The diplomat argued that this was the inevitable initial result of the decentralization and opening up of the Chinese economy and allowing long pent-up desires on the part of many Chinese for more consumer goods to come into play. People are taking money out of mattresses, spending more, and consuming more, he said, thus creating additional opportunities for corruption. But, in the end, refinements in the reforms are likely to control abuses, the diplomat said.

Some Chinese officials would agree. As one told a foreigner recently, "When you open the door to let some fresh air in, you inevitably let in some mosquitoes."

But in his major statement to party oficials on the subject, Bo made it sound as though the government was confronted with something more than mosquitoes. Bo listed eight "unhealthy tendencies" now troubling the nation's reform-minded leadership.

First on his list was the involvement of party and government officials in private businesses that they had created, sometimes using the names of relatives or friends rather than their own.

Bo also mentioned a number of other illegal practices -- among them, price and foreign currency speculation and the use of state money to pay for personal gifts and extravagant meals.

To counter such practices, he suggested that local departments and units undertake investigations and that criminals be severely punished. Bo said officials found to be misusing high positions should be ousted from office and expelled from the Communist Party. He suggested that the laws dealing with corruption be strengthened.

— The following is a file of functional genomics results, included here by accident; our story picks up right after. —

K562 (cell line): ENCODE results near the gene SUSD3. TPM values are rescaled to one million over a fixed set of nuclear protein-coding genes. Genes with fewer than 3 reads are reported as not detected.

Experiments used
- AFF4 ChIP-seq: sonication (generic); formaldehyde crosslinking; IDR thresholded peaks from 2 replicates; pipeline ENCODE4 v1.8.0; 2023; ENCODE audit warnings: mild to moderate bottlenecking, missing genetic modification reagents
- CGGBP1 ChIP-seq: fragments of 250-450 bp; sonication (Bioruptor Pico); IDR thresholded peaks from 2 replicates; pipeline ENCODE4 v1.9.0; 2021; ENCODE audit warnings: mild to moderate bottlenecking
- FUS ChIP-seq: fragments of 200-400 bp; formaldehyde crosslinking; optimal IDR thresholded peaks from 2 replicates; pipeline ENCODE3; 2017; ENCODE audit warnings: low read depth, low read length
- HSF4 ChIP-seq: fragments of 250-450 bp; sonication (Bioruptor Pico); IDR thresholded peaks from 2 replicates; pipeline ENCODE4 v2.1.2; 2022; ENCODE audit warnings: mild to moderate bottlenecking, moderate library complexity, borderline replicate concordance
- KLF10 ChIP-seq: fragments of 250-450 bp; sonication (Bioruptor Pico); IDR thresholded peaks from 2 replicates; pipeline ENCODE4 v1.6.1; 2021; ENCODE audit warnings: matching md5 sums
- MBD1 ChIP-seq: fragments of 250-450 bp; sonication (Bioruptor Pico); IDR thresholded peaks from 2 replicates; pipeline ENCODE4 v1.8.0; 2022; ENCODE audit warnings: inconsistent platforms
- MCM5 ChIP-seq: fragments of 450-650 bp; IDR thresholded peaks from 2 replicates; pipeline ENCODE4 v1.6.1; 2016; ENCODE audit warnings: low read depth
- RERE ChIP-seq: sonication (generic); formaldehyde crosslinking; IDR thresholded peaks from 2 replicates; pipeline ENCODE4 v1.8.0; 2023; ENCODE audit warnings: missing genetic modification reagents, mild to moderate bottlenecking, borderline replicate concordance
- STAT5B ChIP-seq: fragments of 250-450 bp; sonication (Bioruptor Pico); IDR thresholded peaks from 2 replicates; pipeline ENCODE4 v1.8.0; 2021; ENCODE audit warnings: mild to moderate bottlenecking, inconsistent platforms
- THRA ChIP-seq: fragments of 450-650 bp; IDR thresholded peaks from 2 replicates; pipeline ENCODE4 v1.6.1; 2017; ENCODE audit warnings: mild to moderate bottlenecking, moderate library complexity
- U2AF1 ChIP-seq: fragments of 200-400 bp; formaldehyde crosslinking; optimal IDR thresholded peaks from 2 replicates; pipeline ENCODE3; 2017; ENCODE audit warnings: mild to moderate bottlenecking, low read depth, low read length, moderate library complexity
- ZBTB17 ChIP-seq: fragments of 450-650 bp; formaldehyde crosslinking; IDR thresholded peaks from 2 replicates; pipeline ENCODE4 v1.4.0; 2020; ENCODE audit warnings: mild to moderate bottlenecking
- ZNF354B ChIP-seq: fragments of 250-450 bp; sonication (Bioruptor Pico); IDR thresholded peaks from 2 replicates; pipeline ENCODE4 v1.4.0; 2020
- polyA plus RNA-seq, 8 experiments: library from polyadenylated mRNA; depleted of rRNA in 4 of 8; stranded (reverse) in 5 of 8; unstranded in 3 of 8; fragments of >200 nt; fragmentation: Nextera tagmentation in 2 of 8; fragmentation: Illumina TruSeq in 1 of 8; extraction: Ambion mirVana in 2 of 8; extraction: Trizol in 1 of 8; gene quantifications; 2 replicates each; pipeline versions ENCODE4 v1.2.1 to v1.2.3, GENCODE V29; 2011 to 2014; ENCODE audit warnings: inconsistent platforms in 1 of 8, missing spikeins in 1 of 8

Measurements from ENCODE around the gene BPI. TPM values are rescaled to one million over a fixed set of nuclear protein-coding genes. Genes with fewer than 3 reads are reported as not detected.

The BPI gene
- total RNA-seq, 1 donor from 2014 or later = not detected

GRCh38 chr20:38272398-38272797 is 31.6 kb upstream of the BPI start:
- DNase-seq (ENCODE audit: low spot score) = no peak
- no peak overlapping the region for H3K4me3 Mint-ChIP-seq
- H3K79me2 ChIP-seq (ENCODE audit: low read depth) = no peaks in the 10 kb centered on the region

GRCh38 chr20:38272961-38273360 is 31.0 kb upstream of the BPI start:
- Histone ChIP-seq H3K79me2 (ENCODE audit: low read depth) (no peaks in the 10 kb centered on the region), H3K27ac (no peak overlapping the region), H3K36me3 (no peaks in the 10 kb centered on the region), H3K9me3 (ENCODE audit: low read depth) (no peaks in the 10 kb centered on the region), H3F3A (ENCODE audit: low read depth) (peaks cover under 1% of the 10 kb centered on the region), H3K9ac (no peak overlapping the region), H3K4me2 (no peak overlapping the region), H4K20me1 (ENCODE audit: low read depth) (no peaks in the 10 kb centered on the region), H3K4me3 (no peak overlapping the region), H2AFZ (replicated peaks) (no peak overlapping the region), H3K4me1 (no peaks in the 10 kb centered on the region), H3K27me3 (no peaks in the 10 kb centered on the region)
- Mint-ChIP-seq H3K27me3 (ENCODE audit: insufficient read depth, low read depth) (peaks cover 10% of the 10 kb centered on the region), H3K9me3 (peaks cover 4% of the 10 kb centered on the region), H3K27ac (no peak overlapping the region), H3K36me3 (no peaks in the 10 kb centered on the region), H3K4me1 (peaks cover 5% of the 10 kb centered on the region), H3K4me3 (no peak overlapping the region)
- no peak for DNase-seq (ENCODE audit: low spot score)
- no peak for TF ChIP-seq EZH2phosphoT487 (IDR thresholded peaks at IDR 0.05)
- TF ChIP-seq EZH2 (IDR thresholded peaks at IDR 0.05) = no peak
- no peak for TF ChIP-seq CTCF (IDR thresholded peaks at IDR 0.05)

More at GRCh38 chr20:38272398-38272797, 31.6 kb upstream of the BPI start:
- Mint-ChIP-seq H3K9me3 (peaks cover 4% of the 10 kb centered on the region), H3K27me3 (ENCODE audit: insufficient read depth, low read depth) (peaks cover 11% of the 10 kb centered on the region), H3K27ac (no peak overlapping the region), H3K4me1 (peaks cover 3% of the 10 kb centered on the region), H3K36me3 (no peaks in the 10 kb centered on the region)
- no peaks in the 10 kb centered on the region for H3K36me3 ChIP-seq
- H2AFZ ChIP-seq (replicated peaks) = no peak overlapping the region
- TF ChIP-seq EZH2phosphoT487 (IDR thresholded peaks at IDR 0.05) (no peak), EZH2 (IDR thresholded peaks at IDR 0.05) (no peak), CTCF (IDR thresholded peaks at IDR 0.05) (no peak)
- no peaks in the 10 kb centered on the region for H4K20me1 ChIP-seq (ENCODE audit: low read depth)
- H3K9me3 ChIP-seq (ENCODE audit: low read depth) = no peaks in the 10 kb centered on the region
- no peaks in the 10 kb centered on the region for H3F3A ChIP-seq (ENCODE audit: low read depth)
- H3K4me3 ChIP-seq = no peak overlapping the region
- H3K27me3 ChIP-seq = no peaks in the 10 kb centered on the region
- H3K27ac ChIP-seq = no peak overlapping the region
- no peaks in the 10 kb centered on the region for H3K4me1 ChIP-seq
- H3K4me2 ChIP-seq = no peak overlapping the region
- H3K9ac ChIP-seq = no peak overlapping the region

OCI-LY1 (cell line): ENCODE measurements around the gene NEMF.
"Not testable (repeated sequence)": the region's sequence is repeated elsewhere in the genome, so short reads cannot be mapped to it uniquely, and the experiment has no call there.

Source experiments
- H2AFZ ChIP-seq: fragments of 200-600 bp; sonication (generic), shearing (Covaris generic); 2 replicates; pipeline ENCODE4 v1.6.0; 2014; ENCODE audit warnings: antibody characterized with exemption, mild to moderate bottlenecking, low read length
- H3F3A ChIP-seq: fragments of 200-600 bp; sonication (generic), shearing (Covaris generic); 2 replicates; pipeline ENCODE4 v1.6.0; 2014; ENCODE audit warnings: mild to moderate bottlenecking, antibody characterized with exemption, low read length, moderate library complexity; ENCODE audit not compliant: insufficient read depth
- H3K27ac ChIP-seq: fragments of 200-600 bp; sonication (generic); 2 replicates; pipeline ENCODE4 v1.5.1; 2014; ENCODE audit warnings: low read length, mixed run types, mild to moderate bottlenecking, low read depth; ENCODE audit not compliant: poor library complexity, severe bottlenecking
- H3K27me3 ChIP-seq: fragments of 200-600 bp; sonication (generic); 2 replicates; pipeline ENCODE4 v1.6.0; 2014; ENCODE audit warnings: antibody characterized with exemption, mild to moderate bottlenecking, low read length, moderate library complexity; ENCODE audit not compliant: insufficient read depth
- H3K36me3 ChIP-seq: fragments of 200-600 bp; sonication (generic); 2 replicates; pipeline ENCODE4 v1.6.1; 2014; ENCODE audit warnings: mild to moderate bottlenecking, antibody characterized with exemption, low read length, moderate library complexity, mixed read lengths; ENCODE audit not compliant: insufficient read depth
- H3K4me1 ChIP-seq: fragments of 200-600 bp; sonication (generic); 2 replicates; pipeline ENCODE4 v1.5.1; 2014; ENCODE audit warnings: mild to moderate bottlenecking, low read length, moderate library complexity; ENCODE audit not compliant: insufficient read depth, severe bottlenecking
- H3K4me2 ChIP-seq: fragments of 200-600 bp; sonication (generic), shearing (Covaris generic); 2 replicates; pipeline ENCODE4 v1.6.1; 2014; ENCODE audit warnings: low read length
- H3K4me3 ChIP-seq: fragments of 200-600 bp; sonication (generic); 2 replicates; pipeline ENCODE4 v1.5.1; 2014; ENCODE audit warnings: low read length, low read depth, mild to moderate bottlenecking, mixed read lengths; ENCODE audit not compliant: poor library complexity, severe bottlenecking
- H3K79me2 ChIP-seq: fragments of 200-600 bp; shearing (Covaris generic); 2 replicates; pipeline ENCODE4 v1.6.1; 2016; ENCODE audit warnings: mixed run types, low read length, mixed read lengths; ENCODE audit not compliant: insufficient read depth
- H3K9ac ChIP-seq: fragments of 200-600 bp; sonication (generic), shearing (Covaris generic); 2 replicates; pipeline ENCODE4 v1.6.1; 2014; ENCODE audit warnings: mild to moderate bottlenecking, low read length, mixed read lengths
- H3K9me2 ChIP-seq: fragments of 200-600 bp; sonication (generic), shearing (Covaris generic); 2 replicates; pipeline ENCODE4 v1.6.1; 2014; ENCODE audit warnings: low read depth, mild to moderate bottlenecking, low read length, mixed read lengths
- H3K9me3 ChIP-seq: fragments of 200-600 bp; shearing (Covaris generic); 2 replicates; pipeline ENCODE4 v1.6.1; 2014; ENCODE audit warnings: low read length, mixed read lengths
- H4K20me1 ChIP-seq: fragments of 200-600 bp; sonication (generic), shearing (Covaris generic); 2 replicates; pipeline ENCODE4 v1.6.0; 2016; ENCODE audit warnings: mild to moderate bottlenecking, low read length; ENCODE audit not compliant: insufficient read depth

"It is forbidden to profiteer and acquire private benefits at the expense of the state under the pretext of reform," said Bo.

But, he said, "It is unavoidable to have some problems. As long as we keep clear-headed and deal with them earnestly, we are bound to overcome shortcomings."

The government is reported to have taken action in a number of well-publicized cases recently, closing down dozens of "trading companies" created by officials and Army men for their personal profit. But investigators have so far apparently failed to net many big fish among those abusing their power.

In some cases, the amounts of money involved appear to be small, at least by western standards. But in a poor country, the misuse of state funds, even on a limited scale, can nonetheless shock the ordinary wage earner. The Economic Daily here reported last month that the managers of a glass factory in a provincial city caused "a bad impact on the masses" by throwing themselves and some high-ranking local officials a $1,570, 16-course banquet that included such sought-after items as shrimp and sea slugs.

In addition to dealing with economic crimes and abuses, Bo touched on another subject that has troubled some officials -- a proliferation of small private newspapers, booklets and scandal sheets. Bo said many of these were done in "vulgar taste," sometimes included pornography, and "left unhealthy influences" on young people. He hinted that a crackdown may be coming against these unauthorized publications.